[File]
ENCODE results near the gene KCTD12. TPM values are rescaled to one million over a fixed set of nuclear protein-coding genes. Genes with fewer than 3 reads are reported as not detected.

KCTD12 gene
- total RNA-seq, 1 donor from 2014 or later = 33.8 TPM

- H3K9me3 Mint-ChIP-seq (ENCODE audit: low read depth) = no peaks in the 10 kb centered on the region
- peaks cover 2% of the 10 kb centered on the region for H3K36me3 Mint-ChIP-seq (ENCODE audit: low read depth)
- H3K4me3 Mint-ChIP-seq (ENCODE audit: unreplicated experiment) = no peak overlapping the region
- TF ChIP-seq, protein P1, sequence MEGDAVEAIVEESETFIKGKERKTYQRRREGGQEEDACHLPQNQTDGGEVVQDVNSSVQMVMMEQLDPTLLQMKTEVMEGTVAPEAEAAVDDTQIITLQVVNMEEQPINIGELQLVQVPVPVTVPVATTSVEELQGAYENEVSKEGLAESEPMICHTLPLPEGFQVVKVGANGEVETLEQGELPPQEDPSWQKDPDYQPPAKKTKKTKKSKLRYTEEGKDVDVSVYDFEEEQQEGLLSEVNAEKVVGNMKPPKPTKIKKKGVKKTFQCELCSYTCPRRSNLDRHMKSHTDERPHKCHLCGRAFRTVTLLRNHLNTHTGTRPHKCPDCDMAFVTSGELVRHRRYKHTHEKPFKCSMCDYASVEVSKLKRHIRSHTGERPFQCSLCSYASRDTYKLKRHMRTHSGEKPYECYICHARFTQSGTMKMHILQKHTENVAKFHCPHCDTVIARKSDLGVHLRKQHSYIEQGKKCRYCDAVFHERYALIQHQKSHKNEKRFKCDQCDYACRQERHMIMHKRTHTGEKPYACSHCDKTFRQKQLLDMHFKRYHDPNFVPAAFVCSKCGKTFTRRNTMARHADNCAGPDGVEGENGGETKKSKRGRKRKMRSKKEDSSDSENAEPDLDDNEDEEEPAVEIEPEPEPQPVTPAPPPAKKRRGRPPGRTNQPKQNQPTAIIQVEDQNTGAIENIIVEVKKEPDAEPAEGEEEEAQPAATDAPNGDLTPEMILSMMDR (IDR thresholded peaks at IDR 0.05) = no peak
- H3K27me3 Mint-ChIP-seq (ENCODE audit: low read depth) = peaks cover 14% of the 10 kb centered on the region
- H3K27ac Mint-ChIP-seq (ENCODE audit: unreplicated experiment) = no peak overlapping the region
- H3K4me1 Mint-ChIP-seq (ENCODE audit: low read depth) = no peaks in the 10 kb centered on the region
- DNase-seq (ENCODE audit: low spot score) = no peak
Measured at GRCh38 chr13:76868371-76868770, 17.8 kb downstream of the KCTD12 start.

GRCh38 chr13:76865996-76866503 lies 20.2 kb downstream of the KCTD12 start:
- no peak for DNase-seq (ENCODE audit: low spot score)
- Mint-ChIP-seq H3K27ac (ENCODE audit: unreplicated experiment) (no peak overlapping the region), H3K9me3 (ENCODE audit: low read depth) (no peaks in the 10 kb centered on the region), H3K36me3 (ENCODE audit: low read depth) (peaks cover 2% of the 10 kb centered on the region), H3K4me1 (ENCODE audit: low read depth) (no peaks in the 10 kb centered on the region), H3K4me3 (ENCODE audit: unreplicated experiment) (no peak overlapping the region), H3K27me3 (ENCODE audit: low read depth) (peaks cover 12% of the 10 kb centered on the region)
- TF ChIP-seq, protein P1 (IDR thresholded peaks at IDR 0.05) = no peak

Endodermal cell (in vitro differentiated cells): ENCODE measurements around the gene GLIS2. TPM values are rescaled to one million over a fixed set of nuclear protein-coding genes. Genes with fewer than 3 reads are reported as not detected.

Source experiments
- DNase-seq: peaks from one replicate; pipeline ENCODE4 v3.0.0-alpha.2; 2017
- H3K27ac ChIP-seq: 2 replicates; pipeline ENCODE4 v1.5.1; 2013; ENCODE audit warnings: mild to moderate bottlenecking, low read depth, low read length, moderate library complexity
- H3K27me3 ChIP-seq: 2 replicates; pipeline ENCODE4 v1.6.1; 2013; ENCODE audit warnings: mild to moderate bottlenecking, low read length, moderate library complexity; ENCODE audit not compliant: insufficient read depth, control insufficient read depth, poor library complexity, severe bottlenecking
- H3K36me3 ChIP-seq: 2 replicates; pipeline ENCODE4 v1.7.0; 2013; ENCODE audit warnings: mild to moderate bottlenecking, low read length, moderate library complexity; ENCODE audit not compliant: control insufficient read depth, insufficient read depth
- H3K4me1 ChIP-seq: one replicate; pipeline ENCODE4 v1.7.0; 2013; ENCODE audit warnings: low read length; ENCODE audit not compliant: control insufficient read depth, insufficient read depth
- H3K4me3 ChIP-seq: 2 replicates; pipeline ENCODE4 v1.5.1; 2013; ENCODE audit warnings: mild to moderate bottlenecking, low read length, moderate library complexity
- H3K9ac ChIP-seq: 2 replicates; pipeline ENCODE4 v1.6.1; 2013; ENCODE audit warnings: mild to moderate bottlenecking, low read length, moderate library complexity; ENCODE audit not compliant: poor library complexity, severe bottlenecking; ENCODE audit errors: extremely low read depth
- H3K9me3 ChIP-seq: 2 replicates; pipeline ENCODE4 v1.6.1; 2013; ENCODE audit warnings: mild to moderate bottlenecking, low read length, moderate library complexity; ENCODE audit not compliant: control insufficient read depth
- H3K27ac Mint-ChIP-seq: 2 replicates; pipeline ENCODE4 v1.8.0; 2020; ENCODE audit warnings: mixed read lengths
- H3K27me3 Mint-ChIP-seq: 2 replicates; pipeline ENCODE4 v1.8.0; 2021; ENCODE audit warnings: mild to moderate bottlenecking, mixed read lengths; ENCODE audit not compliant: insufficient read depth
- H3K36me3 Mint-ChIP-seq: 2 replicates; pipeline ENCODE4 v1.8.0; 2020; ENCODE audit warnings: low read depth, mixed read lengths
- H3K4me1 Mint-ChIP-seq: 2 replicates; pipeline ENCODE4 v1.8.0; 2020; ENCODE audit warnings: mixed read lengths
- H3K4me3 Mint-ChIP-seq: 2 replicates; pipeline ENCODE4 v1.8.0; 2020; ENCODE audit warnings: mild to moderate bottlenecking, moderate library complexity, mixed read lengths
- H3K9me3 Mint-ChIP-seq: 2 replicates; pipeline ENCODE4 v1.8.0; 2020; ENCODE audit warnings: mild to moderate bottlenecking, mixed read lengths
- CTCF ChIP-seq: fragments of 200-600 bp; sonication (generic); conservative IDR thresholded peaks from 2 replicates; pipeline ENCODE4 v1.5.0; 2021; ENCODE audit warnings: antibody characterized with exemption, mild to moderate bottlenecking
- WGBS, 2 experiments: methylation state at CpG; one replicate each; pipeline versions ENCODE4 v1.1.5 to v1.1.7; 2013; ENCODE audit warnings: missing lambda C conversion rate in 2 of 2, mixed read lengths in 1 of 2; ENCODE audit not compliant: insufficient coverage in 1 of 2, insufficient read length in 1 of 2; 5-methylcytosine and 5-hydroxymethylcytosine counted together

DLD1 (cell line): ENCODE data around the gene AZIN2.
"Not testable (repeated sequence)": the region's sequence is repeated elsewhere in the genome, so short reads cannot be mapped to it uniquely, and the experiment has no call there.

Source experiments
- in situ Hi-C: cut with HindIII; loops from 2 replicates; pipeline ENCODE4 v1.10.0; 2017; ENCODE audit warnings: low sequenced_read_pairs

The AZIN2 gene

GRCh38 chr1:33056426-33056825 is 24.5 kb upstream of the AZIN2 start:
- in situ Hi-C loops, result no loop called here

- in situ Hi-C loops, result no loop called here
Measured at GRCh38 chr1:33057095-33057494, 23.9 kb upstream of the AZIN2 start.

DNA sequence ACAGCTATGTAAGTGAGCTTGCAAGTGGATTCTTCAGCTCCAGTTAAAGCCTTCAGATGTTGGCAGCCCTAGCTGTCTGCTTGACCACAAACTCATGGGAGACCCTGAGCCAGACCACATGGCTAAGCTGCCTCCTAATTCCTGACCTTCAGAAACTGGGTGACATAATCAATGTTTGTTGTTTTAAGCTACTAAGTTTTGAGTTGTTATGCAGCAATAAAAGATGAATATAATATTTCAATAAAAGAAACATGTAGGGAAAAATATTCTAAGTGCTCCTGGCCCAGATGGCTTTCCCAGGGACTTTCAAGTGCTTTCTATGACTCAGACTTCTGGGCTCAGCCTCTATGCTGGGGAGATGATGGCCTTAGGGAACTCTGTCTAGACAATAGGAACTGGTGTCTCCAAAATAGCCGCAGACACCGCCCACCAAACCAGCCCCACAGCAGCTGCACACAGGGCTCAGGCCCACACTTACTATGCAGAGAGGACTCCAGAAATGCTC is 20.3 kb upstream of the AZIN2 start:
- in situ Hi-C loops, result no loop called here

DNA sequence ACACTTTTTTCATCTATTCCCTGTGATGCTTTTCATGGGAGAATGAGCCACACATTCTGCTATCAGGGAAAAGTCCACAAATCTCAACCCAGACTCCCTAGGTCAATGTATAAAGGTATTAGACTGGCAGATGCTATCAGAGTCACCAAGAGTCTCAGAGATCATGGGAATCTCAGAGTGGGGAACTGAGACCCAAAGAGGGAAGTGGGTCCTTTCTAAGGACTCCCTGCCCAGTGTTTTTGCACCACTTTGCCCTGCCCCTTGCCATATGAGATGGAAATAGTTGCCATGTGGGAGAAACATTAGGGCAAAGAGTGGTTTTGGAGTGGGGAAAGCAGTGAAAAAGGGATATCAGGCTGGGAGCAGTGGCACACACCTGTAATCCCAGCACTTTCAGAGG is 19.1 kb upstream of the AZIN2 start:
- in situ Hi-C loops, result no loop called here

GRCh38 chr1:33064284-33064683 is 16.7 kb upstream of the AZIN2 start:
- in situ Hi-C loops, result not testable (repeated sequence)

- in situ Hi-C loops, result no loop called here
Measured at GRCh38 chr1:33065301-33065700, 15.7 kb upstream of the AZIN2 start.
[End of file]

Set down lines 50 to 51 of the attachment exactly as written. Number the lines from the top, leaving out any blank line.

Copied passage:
- in situ Hi-C loops, result no loop called here
Measured at GRCh38 chr1:33065301-33065700, 15.7 kb upstream of the AZIN2 start.